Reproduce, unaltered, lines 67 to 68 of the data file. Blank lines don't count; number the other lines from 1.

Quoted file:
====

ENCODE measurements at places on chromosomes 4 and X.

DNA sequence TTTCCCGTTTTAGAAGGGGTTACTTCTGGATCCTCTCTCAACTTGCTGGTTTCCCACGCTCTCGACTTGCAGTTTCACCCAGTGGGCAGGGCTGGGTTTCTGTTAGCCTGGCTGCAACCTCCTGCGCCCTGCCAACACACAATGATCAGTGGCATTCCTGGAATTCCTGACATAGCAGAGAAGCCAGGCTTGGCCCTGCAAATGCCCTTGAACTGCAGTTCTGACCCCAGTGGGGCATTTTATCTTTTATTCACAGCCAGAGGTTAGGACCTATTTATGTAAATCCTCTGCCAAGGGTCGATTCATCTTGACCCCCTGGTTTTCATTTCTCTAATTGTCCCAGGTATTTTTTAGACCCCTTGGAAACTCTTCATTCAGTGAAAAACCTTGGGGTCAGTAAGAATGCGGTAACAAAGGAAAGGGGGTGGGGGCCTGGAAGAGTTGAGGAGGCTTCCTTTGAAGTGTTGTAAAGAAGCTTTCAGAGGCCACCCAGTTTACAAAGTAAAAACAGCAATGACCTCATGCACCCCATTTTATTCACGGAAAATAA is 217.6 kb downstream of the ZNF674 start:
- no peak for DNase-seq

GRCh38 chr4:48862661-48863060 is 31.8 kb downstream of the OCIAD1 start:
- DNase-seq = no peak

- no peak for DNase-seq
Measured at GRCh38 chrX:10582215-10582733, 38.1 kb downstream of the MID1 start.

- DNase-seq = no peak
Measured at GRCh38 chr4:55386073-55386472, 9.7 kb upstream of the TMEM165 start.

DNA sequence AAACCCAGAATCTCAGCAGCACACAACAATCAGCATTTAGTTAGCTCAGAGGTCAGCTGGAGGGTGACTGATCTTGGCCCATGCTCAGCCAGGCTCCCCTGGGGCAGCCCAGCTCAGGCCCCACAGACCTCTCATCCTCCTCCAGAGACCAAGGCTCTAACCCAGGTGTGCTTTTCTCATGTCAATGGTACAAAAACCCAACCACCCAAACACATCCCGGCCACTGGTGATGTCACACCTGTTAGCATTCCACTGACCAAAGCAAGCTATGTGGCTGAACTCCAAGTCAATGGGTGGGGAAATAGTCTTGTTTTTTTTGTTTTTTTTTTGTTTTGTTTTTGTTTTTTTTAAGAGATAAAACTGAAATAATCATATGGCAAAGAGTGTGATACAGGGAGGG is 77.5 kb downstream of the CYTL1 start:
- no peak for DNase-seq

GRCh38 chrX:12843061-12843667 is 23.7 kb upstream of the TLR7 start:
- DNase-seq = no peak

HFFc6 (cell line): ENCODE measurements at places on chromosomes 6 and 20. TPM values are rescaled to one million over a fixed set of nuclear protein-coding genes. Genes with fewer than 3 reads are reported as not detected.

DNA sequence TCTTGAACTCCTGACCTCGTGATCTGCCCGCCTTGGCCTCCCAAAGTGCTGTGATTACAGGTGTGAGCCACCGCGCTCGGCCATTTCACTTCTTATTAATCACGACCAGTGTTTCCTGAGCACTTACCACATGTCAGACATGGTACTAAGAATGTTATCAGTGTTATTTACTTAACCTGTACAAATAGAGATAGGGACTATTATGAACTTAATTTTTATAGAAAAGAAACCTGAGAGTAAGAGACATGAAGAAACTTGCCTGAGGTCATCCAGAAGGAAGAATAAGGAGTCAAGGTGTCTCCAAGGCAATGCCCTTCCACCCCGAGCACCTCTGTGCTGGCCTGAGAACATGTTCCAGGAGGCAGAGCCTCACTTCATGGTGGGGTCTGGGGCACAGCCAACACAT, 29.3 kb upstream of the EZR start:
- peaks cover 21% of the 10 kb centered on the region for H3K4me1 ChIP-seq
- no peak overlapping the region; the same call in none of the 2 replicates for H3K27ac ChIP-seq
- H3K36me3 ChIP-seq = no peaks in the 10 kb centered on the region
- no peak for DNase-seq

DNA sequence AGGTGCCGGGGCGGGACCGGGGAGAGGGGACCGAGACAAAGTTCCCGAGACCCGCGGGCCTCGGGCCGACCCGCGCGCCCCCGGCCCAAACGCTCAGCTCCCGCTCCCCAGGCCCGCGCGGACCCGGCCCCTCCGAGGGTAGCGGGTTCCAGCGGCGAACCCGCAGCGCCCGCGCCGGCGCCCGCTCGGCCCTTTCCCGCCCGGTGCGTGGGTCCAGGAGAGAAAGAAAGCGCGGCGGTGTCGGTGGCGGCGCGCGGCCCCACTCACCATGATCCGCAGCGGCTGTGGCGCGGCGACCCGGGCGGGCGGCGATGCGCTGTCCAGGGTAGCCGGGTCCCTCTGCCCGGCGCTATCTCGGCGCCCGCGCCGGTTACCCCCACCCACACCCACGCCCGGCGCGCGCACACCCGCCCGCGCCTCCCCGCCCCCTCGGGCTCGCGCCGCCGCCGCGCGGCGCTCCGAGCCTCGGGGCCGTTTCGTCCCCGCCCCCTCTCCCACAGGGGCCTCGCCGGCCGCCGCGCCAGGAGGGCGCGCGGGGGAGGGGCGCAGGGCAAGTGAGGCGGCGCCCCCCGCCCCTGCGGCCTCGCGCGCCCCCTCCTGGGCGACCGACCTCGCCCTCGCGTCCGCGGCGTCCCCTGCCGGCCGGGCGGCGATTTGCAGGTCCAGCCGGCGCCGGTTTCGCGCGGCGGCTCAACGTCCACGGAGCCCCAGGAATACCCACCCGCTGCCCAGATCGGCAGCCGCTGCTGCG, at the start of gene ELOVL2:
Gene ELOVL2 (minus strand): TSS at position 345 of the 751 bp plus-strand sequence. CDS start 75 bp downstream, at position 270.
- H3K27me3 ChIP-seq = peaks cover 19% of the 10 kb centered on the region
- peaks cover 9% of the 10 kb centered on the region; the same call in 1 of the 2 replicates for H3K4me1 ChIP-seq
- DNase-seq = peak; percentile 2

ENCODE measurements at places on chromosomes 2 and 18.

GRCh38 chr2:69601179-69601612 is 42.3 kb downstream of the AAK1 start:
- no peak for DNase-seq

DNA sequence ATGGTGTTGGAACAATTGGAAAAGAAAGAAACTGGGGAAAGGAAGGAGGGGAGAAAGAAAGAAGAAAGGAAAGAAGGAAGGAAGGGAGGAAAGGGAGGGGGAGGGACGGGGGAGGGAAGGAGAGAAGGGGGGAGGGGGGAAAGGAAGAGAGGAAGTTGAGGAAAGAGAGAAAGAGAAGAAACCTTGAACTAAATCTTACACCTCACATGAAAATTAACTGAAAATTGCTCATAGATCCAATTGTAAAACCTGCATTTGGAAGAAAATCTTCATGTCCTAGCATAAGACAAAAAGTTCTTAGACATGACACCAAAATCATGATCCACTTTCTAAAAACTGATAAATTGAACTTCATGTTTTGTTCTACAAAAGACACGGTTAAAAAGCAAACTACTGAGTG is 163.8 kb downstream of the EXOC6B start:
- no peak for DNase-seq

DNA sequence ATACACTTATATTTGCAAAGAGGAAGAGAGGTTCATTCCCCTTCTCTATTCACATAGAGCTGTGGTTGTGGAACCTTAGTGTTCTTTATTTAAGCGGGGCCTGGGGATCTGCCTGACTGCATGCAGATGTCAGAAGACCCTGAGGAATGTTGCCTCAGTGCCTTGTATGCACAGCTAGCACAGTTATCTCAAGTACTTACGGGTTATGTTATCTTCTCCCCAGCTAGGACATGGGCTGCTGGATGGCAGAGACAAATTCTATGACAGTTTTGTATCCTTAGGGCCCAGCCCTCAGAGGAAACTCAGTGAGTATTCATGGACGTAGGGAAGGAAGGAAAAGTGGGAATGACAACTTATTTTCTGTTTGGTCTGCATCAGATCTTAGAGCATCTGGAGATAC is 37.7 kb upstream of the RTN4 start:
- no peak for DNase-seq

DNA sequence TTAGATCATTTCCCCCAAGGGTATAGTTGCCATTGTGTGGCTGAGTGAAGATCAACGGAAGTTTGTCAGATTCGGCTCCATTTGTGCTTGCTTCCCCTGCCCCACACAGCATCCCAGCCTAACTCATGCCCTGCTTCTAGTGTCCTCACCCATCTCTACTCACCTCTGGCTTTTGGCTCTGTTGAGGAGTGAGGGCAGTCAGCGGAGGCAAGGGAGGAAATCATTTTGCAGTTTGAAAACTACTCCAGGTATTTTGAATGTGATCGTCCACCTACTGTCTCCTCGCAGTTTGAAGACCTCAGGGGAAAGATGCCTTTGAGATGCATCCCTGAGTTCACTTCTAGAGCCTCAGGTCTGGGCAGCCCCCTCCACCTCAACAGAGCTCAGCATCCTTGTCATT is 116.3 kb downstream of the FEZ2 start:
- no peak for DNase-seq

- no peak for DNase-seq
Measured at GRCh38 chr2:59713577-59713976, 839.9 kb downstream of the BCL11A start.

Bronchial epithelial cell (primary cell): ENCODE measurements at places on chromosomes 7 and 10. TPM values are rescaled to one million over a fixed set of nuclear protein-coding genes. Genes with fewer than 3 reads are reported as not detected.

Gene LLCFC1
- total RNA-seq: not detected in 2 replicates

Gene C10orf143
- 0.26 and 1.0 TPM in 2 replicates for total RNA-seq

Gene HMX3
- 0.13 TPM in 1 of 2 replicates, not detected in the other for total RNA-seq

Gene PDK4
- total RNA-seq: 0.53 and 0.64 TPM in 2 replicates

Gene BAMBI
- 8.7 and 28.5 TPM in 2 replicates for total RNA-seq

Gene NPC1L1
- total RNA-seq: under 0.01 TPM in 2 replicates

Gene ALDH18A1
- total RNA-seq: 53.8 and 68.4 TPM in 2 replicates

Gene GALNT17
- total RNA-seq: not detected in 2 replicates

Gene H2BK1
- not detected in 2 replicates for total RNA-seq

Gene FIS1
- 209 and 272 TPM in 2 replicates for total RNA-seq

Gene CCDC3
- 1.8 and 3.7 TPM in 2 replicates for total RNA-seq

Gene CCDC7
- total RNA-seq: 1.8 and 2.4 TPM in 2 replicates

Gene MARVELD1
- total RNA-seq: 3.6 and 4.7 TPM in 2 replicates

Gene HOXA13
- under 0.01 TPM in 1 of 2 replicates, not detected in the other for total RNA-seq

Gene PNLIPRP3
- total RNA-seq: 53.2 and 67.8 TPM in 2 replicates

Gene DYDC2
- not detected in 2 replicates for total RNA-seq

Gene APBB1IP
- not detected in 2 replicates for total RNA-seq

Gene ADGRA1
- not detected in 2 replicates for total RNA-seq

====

Gene DYDC2
- not detected in 2 replicates for total RNA-seq